25 8th October, 2005AD500xxE Interactive Gameplay Design - Week 1, Lecture 2 25 The Landlord’s Game Does it look familiar to a more modern game that many people have played? For information see “The Landlord’s Game to Monopoly: A Historical View” ( http://tt.tf/gamehist/mon-index.html ) –A recommended visit - history, images, rules! –Important Note: The images shown with regards to the Landlord’s game have been used with permission from http://tt.tf/ please ensure you obtain permission if you want to reuse/redistribute these images.

26 8th October, 2005AD500xxE Interactive Gameplay Design - Week 1, Lecture 2 26 The Landlord’s Game Released by in 1910 by Economic Game Company… (Image from http://tt.tf/gamehist/rules/lg-1910.html )

27 8th October, 2005AD500xxE Interactive Gameplay Design - Week 1, Lecture 2 27 The Landlord’s Game …and then re-released by Parker Brothers in 1939. (Image Copyright Richard Biddle - see http://tt.tf/gamehist/rules/LG-1939.html for details)

28 8th October, 2005AD500xxE Interactive Gameplay Design - Week 1, Lecture 2 28 Monopoly This game was originally thought to have been invented by Charles Darrow, 1933. –but what about The Landlord’s Game...? (Image from http://www.muurkrant.nl/monopoly/english_clasic_games.htm )

29 8th October, 2005AD500xxE Interactive Gameplay Design - Week 1, Lecture 2 29 Monopoly Regardless of its origins, a popular game. –Translated into 26 different languages. –Licensed in 80 different countries. Property is based on Atlantic City, New Jersey, USA. Initially rejected by Parker Bros. for having “52 fundamental design errors.” Is Monopoly a long, tedious and somewhat boring game? –“House Rules” - Free Parking etc.

30 8th October, 2005AD500xxE Interactive Gameplay Design - Week 1, Lecture 2 30 Lexico Designed by Alfred Mosher Butts in 1931. –Originally boardless, it involved making words, with scoring related to the use of statistically less-frequent letters. –Patent refused in 1933. Lexico is combined with the concept of a crossword-style board to become Criss- Crossword in 1938. –Rejected by the big manufacturers, again! Becomes Scrabble in December 1948.

31 8th October, 2005AD500xxE Interactive Gameplay Design - Week 1, Lecture 2 31 Video Games 1956… or perhaps 1962 (depending on whose story you believe) - the first blobs move around on a screen to form the first video game. More on this small insignificant event (that has subsequently spawned an entire industry) next week!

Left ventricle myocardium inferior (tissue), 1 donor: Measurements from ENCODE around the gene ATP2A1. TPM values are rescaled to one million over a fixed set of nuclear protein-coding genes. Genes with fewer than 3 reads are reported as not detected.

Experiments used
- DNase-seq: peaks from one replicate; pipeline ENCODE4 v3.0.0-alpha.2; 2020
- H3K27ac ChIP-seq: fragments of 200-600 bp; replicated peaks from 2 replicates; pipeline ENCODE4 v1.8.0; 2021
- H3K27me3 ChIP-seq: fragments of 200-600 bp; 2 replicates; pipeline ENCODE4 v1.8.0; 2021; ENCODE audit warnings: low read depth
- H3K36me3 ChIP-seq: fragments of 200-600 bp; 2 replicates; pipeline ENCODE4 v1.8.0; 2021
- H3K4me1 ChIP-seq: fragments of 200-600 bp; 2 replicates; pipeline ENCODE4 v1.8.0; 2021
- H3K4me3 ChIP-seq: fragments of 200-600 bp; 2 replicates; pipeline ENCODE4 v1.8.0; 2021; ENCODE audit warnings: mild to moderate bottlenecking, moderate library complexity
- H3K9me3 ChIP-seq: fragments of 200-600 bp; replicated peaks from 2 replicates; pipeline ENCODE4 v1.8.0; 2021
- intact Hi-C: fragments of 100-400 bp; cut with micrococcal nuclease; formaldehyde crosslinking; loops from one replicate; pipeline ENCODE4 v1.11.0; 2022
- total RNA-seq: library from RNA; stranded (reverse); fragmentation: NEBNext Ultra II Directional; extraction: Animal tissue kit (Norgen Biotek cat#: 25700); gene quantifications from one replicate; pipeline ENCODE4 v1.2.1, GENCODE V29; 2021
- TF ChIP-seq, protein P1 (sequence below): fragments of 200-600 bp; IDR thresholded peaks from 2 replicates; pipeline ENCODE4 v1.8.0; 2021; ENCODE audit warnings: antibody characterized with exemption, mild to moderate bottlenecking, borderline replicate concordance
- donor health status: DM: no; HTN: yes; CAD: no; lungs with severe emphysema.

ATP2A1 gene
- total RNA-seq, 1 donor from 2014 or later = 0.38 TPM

32 8th October, 2005AD500xxE Interactive Gameplay Design - Week 1, Lecture 2 32 Othello Designed by Goro Hasegawa in 1971. First published in Japan. Based on Reversi - a game by Lewis Waterman in 1888.

33 8th October, 2005AD500xxE Interactive Gameplay Design - Week 1, Lecture 2 33 Dungeons & Dragons Gary Gygax and Dave Arneson, 1974. –Kickstarted the Role Playing Game genre. –Accusations of devil worship during the ‘80s.

34 8th October, 2005AD500xxE Interactive Gameplay Design - Week 1, Lecture 2 34 Die Siedler von Catan (1995) Designed by Klaus Teuber. The most successful German-style board game internationally to date. Voted “Spiel des Jahers” (“Game of the year”) in Germany in 1995. Simple in terms of basic rules. Complex in terms of possible interactions and game dynamics.

35 8th October, 2005AD500xxE Interactive Gameplay Design - Week 1, Lecture 2 35 Die Siedler von Catan (1995) (Image from http://rutenshito-hp.hp.infoseek.co.jp/review/gazou/catan02_b.jpg )

36 8th October, 2005AD500xxE Interactive Gameplay Design - Week 1, Lecture 2 36 Links and further information A History of Games Timeline http://www.historicgames.com/gamestimeline.htm l Website on Traditional Games http://www.tradgames.org.uk A card games web site http://www.pagat.com The Landlord’s Game to Monopoly: A Historical View http://tt.tf/gamehist/mon-index.html

37 8th October, 2005AD500xxE Interactive Gameplay Design - Week 1, Lecture 2 37 Next Lecture (The last 2 hour lecture!) The Video Game Revolution –AKA. The history of gaming, part II. –with Christian Cooper The Social Issues of CG –with Mitja Kostomaj Thursday 13th October, 2005 –09:00 - 11:00 –G.006